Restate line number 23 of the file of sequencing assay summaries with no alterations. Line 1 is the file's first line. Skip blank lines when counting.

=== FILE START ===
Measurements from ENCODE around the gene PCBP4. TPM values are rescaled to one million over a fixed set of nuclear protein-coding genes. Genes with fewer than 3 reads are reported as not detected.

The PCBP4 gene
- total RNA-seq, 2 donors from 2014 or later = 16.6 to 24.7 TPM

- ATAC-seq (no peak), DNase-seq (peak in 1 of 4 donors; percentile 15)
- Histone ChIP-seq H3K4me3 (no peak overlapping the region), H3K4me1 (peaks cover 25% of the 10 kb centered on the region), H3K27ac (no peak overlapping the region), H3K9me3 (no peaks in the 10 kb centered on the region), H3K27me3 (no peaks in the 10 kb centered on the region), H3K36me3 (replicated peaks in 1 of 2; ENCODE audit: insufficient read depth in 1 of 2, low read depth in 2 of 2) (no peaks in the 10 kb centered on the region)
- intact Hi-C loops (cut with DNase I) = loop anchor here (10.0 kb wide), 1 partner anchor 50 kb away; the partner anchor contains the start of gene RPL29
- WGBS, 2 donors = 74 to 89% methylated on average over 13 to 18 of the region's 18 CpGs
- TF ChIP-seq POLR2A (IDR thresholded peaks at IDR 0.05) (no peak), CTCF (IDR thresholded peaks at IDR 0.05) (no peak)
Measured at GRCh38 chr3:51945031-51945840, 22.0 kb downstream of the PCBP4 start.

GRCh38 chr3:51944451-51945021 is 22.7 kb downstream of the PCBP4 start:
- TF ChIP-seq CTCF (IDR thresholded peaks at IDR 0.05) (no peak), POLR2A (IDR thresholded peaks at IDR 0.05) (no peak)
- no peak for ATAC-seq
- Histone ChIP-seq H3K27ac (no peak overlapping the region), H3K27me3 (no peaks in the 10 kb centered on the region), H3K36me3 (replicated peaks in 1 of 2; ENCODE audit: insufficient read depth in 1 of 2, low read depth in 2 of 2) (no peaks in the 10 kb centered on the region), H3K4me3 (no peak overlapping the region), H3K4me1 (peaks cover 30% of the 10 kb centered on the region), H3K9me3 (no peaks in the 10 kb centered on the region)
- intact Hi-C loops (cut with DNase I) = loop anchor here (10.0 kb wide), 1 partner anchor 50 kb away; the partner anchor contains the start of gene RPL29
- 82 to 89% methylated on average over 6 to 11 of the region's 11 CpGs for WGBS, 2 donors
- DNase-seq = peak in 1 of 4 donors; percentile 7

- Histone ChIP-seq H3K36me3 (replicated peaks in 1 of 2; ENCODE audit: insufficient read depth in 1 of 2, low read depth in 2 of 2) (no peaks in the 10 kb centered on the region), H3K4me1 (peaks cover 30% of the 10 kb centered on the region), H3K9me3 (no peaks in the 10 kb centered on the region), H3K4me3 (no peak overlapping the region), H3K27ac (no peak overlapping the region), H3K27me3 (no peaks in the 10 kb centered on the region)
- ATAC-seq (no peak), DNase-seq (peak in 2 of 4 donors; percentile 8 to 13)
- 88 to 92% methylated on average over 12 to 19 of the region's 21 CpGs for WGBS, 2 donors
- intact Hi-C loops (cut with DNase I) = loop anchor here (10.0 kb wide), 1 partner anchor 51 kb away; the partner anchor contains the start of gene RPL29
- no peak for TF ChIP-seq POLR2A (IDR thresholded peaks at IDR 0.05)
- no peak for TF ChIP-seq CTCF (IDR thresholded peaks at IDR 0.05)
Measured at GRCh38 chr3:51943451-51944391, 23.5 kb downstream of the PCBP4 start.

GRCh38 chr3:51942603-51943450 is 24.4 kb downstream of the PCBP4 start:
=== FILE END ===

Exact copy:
Measured at GRCh38 chr3:51943451-51944391, 23.5 kb downstream of the PCBP4 start.